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Overall Rating
2.88

Awesome: 17.24%
Worth A Look: 15.52%
Average: 18.97%
Pretty Bad34.48%
Total Crap: 13.79%

4 reviews, 34 user ratings



Public Enemies
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by brianorndorf

"Mann takes cinema into the future...of 1998"
2 stars

It started with “Ali.” There, revered director Michael Mann cautiously backed away from the stiff mechanics of traditional storytelling to form his own cinematic language, armed with a marathon script and liberating HD cameras. The John Dillinger gangster tale “Public Enemies” represents the implosion of Mann’s balloon of progress. In chasing his own insufferable visual punctuation and distancing performance needs, Mann swings and misses hard with “Enemies,” gathering an enviable platter of cold stares, blasting Tommy Guns, and lustful smirks, but losing himself in the deafening filmmaking affectation. Rarely has a wonderland of hardened gangsters, flighty dames, and widescreen bank robbing been rendered this lifeless.

With a nation in the throes of the Great Depression, John Dillinger (Johnny Depp) and his band of thugs (including Stephen Dorff, David Wenham, and Jason Clarke) built a name for themselves as they tore across the Midwest, robbing banks to line their own pockets. On their trail is Melvin Purvis (Christian Bale), a determined FBI agent appointed by J. Edgar Hoover (Billy Crudup) to stop Dillinger by any means necessary. Settling around Chicago, Dillinger finds love with coat check girl Billie (Marion Cotillard), who’s swept up by the crook’s declarations of protection. Hoping to keep a low profile, Dillinger’s antics and eventual betrayals attract the attention of the swarming G-Men, putting the criminal on the run and his personal associates in danger of arrest.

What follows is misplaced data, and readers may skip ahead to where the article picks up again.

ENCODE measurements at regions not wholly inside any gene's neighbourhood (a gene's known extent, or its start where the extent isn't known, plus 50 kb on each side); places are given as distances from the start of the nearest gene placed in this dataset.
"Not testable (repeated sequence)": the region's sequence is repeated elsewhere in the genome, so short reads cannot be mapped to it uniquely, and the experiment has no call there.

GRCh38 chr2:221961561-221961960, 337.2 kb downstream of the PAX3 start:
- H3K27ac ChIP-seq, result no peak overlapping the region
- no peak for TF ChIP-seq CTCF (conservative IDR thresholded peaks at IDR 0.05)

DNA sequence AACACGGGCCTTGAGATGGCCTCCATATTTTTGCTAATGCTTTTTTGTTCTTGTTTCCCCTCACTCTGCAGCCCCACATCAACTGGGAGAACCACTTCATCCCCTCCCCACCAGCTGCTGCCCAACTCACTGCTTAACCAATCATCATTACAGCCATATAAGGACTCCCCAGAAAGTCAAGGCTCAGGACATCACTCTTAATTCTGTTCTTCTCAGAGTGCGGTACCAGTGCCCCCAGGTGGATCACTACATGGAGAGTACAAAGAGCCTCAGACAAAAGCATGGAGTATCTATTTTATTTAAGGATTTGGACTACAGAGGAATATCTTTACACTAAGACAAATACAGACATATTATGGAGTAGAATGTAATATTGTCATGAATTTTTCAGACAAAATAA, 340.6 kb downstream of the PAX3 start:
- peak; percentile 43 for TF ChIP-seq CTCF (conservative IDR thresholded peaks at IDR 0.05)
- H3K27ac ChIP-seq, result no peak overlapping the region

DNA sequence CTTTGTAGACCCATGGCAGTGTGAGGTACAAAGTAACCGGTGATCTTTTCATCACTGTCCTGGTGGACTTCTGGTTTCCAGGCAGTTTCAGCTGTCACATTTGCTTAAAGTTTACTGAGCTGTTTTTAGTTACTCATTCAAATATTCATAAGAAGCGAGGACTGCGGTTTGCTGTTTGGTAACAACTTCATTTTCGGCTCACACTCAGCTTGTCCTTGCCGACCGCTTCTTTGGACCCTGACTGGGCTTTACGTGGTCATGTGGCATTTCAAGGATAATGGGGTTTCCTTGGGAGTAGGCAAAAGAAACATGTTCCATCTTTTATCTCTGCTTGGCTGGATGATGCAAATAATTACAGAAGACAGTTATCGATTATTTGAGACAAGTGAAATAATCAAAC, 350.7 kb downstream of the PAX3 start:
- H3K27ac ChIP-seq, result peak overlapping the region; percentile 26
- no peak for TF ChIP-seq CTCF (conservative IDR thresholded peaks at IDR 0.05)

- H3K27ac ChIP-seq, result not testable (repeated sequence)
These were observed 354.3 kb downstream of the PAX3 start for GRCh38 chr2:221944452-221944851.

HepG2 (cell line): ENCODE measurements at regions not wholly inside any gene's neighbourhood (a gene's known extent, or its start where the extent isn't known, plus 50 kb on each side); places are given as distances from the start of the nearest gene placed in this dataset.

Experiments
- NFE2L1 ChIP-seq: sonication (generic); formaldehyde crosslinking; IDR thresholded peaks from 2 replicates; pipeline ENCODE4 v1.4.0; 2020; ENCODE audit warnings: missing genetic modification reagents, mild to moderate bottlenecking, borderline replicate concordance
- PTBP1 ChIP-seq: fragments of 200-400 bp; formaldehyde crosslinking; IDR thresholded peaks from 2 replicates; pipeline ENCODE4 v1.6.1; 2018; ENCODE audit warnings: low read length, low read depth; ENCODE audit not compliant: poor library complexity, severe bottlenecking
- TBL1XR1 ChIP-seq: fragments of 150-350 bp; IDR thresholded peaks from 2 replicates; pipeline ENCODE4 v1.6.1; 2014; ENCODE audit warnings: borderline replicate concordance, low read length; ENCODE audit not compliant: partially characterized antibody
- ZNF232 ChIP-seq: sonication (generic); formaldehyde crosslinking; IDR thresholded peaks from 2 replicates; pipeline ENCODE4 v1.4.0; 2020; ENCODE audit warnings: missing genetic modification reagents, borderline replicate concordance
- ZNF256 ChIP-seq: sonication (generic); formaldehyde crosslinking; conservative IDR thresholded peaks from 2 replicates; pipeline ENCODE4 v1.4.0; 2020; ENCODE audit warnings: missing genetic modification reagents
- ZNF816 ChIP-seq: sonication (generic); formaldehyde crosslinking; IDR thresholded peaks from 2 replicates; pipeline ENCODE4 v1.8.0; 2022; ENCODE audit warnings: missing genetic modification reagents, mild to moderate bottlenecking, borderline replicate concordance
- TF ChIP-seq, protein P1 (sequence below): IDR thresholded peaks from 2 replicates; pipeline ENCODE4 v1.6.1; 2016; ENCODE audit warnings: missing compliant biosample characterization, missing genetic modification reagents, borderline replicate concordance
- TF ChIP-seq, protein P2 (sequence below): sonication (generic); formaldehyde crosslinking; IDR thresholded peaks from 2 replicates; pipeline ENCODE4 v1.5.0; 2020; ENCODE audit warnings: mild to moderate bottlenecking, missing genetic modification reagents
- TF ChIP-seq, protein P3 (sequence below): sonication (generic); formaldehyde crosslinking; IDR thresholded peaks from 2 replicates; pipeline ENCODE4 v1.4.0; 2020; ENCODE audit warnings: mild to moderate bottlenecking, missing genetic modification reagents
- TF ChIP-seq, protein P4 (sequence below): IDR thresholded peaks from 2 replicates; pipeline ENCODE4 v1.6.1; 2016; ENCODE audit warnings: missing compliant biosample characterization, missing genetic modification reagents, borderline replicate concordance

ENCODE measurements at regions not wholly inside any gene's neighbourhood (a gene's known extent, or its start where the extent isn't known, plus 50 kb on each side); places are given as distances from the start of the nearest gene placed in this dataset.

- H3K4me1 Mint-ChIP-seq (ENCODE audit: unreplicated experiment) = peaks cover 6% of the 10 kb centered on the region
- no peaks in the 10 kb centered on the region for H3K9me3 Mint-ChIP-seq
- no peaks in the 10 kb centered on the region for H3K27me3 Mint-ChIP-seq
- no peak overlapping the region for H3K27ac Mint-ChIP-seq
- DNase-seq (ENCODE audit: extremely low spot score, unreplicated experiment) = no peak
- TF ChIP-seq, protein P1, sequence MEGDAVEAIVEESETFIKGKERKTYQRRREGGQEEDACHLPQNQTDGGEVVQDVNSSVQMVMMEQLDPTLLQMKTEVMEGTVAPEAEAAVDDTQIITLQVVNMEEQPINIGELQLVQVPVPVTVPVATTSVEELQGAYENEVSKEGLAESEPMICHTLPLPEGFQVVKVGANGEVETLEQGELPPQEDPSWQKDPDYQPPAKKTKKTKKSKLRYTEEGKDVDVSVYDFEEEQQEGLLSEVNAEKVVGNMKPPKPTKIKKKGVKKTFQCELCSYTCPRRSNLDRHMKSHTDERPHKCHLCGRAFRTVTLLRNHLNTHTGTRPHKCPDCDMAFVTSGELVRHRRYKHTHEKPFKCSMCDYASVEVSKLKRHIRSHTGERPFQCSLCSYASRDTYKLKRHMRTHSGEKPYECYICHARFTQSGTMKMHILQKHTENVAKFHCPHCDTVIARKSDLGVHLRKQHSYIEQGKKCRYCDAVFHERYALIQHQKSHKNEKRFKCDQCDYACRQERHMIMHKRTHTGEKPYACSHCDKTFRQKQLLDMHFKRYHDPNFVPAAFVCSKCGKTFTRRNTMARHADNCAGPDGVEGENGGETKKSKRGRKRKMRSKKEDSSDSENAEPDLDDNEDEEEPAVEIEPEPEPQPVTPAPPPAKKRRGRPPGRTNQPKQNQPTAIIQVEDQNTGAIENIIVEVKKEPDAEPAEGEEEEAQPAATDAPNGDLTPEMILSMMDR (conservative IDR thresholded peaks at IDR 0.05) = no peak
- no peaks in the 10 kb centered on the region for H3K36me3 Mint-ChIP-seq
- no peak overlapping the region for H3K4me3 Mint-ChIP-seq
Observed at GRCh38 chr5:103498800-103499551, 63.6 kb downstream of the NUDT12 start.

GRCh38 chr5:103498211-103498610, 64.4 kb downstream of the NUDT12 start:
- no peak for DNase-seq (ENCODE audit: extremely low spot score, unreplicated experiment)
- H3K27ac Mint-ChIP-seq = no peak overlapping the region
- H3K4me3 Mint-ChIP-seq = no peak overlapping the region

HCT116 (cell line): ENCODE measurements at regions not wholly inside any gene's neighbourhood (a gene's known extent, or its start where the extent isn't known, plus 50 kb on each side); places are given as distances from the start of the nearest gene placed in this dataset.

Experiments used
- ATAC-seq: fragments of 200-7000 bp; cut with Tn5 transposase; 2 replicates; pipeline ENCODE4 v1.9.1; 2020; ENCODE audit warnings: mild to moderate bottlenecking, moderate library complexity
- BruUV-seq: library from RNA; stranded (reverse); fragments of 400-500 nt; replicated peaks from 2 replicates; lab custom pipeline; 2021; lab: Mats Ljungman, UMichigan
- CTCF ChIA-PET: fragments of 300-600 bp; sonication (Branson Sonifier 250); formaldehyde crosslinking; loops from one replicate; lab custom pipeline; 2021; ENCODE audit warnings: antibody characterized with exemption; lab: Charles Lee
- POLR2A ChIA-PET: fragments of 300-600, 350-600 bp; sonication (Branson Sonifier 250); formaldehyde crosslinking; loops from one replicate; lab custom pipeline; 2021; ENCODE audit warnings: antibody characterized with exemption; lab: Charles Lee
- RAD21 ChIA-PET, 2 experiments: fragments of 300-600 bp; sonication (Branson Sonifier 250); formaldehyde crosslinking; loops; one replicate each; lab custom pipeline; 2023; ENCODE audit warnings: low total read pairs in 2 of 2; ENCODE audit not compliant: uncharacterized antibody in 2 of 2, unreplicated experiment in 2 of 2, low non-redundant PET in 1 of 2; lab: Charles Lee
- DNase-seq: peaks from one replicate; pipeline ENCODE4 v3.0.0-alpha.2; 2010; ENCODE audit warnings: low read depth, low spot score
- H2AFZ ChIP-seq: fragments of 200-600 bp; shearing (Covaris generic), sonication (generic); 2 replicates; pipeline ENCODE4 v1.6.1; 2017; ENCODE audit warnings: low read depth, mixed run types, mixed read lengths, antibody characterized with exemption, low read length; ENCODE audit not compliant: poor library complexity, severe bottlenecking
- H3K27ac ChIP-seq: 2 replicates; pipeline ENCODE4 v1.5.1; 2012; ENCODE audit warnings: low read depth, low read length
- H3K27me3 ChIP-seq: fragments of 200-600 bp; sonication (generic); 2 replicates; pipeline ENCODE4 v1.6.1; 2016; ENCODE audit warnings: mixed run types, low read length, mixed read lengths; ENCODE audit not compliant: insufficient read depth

“Public Enemies” is stuck in neutral and it’s difficult to isolate the primary flawed component of the picture. There’s so much inertia and crummy decision making in play here, reducing “Enemies” to a 140-minute-long countdown to nowhere; a film blessed with a massive budget to go damn near anywhere it pleases within a neglected genre, and Mann picks a dead air, faux-cerebral approach to dramatize the (sorta) life and times of John Dillinger. We’ve waded in these murky aesthetic waters before with “Miami Vice” and “Collateral,” but never this unproductively. Mann is lost at sea with the “Enemies” world, caught between the need to connect a respectful history of Dillinger and his own arid meditations, which I suppose are meant to pass for meaningful contemplation.